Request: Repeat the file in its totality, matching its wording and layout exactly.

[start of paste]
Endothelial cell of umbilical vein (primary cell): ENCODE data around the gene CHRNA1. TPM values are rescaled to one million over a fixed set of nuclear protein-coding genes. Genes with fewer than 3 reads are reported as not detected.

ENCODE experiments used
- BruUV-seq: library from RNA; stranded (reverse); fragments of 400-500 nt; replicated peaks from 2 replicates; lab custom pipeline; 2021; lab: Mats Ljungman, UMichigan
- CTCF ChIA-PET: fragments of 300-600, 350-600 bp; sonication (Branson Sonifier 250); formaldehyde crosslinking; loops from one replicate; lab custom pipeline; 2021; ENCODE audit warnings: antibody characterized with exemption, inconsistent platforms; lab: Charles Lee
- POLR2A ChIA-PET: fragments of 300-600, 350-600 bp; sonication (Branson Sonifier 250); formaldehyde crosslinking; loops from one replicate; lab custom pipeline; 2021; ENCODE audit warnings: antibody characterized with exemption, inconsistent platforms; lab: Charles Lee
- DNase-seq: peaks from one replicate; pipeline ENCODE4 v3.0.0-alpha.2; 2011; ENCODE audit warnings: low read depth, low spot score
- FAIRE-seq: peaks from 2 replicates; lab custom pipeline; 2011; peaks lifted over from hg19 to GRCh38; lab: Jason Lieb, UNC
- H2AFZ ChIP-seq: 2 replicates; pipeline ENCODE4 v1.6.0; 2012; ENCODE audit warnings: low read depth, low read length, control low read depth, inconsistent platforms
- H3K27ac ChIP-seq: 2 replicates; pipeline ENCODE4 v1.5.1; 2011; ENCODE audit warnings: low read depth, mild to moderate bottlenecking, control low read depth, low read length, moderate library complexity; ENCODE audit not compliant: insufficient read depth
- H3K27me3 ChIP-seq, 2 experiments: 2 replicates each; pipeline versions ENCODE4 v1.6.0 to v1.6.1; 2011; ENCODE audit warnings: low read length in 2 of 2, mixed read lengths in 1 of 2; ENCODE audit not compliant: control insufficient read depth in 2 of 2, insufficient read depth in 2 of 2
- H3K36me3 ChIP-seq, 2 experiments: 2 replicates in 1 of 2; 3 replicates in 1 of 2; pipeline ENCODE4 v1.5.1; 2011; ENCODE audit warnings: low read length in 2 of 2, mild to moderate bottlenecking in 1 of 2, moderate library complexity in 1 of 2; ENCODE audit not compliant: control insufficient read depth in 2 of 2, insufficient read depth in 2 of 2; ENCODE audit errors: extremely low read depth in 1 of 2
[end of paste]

Endothelial cell of umbilical vein (primary cell): ENCODE data around the gene CHRNA1. TPM values are rescaled to one million over a fixed set of nuclear protein-coding genes. Genes with fewer than 3 reads are reported as not detected.

ENCODE experiments used
- BruUV-seq: library from RNA; stranded (reverse); fragments of 400-500 nt; replicated peaks from 2 replicates; lab custom pipeline; 2021; lab: Mats Ljungman, UMichigan
- CTCF ChIA-PET: fragments of 300-600, 350-600 bp; sonication (Branson Sonifier 250); formaldehyde crosslinking; loops from one replicate; lab custom pipeline; 2021; ENCODE audit warnings: antibody characterized with exemption, inconsistent platforms; lab: Charles Lee
- POLR2A ChIA-PET: fragments of 300-600, 350-600 bp; sonication (Branson Sonifier 250); formaldehyde crosslinking; loops from one replicate; lab custom pipeline; 2021; ENCODE audit warnings: antibody characterized with exemption, inconsistent platforms; lab: Charles Lee
- DNase-seq: peaks from one replicate; pipeline ENCODE4 v3.0.0-alpha.2; 2011; ENCODE audit warnings: low read depth, low spot score
- FAIRE-seq: peaks from 2 replicates; lab custom pipeline; 2011; peaks lifted over from hg19 to GRCh38; lab: Jason Lieb, UNC
- H2AFZ ChIP-seq: 2 replicates; pipeline ENCODE4 v1.6.0; 2012; ENCODE audit warnings: low read depth, low read length, control low read depth, inconsistent platforms
- H3K27ac ChIP-seq: 2 replicates; pipeline ENCODE4 v1.5.1; 2011; ENCODE audit warnings: low read depth, mild to moderate bottlenecking, control low read depth, low read length, moderate library complexity; ENCODE audit not compliant: insufficient read depth
- H3K27me3 ChIP-seq, 2 experiments: 2 replicates each; pipeline versions ENCODE4 v1.6.0 to v1.6.1; 2011; ENCODE audit warnings: low read length in 2 of 2, mixed read lengths in 1 of 2; ENCODE audit not compliant: control insufficient read depth in 2 of 2, insufficient read depth in 2 of 2
- H3K36me3 ChIP-seq, 2 experiments: 2 replicates in 1 of 2; 3 replicates in 1 of 2; pipeline ENCODE4 v1.5.1; 2011; ENCODE audit warnings: low read length in 2 of 2, mild to moderate bottlenecking in 1 of 2, moderate library complexity in 1 of 2; ENCODE audit not compliant: control insufficient read depth in 2 of 2, insufficient read depth in 2 of 2; ENCODE audit errors: extremely low read depth in 1 of 2